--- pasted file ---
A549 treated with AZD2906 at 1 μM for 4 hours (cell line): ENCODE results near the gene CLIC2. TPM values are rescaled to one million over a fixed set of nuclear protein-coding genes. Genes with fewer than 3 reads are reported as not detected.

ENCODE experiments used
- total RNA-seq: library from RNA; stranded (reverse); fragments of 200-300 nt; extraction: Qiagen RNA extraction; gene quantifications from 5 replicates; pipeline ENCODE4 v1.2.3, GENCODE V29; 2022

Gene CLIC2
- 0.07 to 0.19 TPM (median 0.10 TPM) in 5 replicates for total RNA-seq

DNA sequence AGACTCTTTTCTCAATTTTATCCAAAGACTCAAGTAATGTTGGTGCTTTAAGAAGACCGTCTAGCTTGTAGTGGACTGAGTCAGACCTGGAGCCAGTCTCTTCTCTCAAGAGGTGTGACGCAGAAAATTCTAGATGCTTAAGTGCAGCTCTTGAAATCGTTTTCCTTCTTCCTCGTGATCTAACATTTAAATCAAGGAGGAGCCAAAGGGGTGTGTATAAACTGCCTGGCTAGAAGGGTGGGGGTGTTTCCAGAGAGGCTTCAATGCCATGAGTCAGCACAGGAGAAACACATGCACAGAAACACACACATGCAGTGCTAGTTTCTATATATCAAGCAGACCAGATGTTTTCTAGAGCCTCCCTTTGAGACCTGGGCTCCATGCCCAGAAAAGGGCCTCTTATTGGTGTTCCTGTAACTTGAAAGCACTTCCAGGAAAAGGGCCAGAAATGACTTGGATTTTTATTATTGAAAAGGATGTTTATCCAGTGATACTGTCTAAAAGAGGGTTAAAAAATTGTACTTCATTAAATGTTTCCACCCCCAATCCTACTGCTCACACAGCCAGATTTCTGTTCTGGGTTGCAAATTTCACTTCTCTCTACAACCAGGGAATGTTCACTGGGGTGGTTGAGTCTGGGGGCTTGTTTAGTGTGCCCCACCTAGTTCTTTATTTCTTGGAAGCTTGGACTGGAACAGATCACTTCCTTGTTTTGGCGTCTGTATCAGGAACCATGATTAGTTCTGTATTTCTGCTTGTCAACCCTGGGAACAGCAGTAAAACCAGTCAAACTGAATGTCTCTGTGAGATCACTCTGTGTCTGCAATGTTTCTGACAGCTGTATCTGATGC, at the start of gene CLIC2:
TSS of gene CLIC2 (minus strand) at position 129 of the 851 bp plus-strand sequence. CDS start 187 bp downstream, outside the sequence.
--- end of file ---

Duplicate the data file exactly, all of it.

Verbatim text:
A549 treated with AZD2906 at 1 μM for 4 hours (cell line): ENCODE results near the gene CLIC2. TPM values are rescaled to one million over a fixed set of nuclear protein-coding genes. Genes with fewer than 3 reads are reported as not detected.

ENCODE experiments used
- total RNA-seq: library from RNA; stranded (reverse); fragments of 200-300 nt; extraction: Qiagen RNA extraction; gene quantifications from 5 replicates; pipeline ENCODE4 v1.2.3, GENCODE V29; 2022

Gene CLIC2
- 0.07 to 0.19 TPM (median 0.10 TPM) in 5 replicates for total RNA-seq

DNA sequence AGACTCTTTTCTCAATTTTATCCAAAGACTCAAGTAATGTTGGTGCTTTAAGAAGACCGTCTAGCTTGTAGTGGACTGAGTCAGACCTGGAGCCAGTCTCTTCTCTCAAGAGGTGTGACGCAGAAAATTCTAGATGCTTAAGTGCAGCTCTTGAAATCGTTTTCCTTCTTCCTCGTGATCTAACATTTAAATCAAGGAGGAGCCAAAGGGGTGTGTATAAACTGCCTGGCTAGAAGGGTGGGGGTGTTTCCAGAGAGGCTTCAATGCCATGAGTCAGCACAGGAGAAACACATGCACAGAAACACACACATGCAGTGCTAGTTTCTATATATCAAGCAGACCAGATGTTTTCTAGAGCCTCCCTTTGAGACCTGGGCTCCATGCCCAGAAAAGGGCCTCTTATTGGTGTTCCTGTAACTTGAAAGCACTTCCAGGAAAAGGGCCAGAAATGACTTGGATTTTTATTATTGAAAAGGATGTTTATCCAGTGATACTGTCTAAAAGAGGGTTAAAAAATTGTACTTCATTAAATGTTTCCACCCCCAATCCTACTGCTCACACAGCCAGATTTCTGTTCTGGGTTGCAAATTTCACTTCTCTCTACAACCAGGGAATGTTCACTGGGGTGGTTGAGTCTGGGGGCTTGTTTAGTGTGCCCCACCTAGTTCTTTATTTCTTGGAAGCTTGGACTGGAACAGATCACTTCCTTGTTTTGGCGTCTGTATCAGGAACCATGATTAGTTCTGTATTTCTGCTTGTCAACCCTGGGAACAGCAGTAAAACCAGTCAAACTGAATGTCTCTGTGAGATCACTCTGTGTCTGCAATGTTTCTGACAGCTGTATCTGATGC, at the start of gene CLIC2:
TSS of gene CLIC2 (minus strand) at position 129 of the 851 bp plus-strand sequence. CDS start 187 bp downstream, outside the sequence.